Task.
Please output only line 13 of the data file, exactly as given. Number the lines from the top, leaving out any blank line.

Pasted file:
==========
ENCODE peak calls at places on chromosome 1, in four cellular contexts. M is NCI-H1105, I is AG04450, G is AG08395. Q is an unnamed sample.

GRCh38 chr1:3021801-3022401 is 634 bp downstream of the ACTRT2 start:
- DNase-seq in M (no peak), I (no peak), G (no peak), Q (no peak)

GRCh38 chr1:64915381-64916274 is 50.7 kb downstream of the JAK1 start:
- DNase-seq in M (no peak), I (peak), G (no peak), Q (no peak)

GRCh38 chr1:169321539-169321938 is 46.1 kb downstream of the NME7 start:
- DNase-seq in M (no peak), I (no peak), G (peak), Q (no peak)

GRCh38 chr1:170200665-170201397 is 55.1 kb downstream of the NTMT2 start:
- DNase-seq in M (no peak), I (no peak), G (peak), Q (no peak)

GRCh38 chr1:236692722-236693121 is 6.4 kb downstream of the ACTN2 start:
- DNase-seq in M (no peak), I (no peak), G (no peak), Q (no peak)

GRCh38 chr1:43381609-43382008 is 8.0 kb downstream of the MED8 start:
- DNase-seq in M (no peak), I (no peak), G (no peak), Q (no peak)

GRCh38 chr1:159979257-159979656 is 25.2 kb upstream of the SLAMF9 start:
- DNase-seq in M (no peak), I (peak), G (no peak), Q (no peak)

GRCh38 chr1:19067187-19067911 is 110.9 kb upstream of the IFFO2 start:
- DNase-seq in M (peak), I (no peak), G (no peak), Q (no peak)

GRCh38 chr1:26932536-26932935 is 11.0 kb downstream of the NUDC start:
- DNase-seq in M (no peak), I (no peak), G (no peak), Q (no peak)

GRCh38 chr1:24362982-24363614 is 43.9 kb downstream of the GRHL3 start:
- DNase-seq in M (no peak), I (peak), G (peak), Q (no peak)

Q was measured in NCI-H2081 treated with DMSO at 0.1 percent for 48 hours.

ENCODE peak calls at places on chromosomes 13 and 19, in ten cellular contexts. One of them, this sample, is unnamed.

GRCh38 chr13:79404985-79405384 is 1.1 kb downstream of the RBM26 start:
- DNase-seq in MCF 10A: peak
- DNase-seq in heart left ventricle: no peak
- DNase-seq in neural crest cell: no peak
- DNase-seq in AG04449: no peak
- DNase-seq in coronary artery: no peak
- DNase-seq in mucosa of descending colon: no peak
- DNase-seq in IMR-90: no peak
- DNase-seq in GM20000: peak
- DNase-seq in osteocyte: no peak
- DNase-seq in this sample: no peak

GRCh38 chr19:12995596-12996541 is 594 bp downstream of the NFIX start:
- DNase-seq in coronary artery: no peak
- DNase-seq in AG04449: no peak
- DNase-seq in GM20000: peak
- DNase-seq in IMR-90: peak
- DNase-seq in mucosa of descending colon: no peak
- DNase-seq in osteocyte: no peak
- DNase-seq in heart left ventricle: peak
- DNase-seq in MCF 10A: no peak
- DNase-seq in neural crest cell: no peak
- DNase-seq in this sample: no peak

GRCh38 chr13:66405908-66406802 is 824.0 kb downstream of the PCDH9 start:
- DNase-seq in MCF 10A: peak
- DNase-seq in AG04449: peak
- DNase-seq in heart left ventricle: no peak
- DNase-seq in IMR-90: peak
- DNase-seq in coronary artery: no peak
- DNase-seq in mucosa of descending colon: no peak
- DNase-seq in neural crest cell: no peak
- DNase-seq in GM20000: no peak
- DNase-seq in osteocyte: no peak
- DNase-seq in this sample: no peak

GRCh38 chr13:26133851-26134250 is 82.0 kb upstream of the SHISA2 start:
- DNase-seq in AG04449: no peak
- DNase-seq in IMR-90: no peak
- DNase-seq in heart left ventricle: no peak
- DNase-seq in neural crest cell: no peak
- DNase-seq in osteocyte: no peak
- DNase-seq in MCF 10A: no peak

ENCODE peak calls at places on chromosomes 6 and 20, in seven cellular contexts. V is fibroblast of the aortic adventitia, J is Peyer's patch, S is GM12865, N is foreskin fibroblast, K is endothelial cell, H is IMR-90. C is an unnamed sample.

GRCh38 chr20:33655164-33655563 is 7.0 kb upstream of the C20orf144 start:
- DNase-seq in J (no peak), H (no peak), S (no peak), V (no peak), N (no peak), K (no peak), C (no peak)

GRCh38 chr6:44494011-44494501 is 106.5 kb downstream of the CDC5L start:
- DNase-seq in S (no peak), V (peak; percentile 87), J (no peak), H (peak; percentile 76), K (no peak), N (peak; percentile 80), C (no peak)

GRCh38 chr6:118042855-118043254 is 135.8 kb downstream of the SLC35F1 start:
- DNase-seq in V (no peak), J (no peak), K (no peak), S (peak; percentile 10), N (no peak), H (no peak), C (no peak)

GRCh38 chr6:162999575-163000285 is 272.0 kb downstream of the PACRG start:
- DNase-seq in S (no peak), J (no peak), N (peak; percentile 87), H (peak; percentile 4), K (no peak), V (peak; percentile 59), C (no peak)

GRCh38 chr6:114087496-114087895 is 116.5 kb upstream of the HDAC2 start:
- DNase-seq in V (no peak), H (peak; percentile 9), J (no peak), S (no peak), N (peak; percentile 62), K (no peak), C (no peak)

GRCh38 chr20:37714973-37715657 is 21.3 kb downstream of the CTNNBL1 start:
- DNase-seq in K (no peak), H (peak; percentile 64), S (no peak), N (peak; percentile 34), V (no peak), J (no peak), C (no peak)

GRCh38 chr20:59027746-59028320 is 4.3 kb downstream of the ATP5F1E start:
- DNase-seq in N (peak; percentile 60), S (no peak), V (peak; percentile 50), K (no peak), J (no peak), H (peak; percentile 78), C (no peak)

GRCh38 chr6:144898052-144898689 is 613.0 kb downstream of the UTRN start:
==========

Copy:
- DNase-seq in M (no peak), I (no peak), G (no peak), Q (no peak)